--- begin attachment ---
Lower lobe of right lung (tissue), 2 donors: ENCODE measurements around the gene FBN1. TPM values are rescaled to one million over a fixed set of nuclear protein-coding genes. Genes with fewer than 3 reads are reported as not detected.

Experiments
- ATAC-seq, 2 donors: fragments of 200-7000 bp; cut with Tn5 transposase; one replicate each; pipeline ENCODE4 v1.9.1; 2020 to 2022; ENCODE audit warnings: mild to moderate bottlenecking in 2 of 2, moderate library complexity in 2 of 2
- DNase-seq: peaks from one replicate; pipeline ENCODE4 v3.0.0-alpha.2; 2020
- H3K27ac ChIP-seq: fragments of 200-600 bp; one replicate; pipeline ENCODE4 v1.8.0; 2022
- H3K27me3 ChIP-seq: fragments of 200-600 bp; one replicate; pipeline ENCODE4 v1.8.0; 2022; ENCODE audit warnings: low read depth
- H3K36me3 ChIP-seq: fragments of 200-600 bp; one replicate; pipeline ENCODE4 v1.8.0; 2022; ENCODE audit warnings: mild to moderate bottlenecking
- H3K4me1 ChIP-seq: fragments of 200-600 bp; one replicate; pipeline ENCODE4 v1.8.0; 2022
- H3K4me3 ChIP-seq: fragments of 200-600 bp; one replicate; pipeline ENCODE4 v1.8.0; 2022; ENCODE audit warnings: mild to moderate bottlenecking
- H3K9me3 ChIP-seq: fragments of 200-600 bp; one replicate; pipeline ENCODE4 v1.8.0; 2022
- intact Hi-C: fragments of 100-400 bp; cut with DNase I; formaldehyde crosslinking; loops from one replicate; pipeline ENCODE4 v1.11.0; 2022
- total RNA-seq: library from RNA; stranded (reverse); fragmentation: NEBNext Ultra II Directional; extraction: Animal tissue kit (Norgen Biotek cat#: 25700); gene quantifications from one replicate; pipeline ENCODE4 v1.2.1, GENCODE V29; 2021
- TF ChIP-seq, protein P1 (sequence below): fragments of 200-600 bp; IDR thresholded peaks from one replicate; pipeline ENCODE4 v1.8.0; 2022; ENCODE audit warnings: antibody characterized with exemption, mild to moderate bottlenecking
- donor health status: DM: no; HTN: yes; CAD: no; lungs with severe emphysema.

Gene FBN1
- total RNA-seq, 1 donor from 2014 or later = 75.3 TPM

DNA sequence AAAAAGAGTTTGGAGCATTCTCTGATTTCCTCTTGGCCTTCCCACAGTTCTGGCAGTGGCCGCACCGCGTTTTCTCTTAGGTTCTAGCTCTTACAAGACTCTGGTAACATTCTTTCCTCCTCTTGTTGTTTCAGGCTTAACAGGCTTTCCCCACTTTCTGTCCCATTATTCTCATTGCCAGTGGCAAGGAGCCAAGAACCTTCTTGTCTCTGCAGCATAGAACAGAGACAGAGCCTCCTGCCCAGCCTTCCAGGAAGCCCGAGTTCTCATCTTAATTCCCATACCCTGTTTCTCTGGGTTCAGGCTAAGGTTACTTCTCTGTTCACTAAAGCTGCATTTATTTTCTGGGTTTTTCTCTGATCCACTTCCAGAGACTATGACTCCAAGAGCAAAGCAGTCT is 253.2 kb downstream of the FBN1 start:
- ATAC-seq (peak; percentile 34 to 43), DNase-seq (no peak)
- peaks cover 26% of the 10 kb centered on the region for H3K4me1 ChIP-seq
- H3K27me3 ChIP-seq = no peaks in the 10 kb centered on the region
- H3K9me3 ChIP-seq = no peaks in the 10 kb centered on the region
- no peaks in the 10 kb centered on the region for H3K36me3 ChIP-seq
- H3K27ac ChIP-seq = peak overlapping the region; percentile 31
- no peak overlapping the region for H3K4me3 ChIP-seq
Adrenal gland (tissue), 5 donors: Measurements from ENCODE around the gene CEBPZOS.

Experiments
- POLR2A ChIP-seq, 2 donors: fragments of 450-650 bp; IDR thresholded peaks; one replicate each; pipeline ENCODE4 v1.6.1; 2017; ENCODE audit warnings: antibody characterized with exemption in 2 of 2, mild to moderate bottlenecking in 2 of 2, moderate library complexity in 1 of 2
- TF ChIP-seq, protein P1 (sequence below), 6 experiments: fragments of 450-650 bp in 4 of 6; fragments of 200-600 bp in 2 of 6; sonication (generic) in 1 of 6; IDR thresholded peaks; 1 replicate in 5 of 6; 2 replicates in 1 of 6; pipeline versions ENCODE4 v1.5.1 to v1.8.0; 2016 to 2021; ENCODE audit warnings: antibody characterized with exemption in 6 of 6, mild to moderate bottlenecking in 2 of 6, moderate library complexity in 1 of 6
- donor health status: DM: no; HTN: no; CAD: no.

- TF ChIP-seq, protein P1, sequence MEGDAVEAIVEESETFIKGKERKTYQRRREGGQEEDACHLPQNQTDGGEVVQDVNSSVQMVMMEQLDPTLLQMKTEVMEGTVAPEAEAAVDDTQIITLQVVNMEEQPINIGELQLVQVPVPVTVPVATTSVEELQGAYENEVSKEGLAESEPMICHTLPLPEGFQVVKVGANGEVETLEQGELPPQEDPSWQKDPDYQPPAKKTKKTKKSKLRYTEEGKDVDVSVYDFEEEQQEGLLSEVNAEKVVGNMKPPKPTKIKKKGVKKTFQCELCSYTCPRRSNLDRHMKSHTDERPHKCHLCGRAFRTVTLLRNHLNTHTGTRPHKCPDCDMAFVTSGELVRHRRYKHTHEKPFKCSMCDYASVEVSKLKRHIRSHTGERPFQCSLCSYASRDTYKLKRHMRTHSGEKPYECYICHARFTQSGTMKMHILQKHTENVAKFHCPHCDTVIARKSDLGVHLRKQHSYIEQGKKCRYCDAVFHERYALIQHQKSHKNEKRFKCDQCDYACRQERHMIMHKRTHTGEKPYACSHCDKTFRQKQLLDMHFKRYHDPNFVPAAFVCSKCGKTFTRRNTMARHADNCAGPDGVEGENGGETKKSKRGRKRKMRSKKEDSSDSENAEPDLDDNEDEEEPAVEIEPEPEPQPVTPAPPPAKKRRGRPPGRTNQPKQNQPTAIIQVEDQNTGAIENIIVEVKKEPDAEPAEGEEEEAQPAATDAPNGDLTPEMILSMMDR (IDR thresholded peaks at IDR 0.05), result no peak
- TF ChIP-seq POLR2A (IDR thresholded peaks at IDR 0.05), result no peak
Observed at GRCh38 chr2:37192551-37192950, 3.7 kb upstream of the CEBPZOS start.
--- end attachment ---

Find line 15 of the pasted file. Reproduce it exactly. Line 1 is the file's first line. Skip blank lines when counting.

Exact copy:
Gene FBN1